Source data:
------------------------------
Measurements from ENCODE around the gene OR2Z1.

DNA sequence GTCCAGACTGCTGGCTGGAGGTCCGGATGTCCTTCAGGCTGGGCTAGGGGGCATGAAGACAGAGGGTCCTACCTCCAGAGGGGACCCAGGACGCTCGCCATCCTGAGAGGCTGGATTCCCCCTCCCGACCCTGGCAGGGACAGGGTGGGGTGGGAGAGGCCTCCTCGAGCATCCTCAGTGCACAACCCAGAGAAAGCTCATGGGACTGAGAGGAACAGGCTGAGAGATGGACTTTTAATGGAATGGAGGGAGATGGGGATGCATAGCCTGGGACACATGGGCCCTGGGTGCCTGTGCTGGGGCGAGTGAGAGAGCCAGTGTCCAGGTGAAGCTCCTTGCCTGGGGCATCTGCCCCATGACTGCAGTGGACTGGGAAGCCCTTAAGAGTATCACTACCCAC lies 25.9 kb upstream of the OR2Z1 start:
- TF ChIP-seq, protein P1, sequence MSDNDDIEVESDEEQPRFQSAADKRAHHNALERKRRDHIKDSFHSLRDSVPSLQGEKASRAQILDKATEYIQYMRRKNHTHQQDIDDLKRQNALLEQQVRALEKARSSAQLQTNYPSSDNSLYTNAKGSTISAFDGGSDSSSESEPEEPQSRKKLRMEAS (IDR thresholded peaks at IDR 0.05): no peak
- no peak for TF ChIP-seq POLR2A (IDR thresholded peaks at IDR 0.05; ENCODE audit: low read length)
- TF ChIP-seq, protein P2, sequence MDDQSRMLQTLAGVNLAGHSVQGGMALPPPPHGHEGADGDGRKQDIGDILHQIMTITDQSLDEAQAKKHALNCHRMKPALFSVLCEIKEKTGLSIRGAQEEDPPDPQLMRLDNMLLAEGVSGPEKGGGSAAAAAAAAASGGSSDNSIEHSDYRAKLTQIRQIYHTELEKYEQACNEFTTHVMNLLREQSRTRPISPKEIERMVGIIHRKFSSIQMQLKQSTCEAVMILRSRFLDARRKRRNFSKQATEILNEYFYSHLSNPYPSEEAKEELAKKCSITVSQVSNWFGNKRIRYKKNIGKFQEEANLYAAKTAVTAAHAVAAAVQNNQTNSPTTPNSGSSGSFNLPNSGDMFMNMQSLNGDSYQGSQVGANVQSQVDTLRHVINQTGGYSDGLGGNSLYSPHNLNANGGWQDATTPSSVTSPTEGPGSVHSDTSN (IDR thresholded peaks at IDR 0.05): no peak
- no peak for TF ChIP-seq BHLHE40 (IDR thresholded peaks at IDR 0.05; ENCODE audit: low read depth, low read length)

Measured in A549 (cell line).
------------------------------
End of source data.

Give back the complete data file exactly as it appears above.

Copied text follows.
Measurements from ENCODE around the gene OR2Z1.

DNA sequence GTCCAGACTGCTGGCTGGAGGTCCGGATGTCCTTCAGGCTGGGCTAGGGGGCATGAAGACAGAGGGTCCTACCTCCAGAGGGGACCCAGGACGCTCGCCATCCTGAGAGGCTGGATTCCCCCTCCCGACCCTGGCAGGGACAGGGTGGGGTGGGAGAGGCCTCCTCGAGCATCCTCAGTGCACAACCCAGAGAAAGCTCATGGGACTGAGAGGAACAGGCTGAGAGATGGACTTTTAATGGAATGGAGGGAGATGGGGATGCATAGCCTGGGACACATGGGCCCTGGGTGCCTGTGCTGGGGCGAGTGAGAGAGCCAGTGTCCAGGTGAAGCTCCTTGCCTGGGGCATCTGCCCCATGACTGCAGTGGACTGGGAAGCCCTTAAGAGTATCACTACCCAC lies 25.9 kb upstream of the OR2Z1 start:
- TF ChIP-seq, protein P1, sequence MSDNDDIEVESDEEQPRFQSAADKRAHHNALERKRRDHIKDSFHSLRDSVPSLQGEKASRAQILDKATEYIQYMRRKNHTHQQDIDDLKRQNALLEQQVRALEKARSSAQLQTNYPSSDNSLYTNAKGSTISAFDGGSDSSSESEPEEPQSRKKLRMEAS (IDR thresholded peaks at IDR 0.05): no peak
- no peak for TF ChIP-seq POLR2A (IDR thresholded peaks at IDR 0.05; ENCODE audit: low read length)
- TF ChIP-seq, protein P2, sequence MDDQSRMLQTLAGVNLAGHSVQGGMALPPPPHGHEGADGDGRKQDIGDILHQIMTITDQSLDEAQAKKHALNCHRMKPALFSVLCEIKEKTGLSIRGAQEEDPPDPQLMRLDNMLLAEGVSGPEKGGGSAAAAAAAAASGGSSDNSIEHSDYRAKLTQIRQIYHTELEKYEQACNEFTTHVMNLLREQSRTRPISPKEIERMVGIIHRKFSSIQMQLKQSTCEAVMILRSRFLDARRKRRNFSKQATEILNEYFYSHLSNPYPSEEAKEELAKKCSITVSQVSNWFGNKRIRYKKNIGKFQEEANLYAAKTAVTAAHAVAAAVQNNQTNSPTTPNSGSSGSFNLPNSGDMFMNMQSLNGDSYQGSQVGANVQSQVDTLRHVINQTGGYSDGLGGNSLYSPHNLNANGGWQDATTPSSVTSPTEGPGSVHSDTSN (IDR thresholded peaks at IDR 0.05): no peak
- no peak for TF ChIP-seq BHLHE40 (IDR thresholded peaks at IDR 0.05; ENCODE audit: low read depth, low read length)

Measured in A549 (cell line).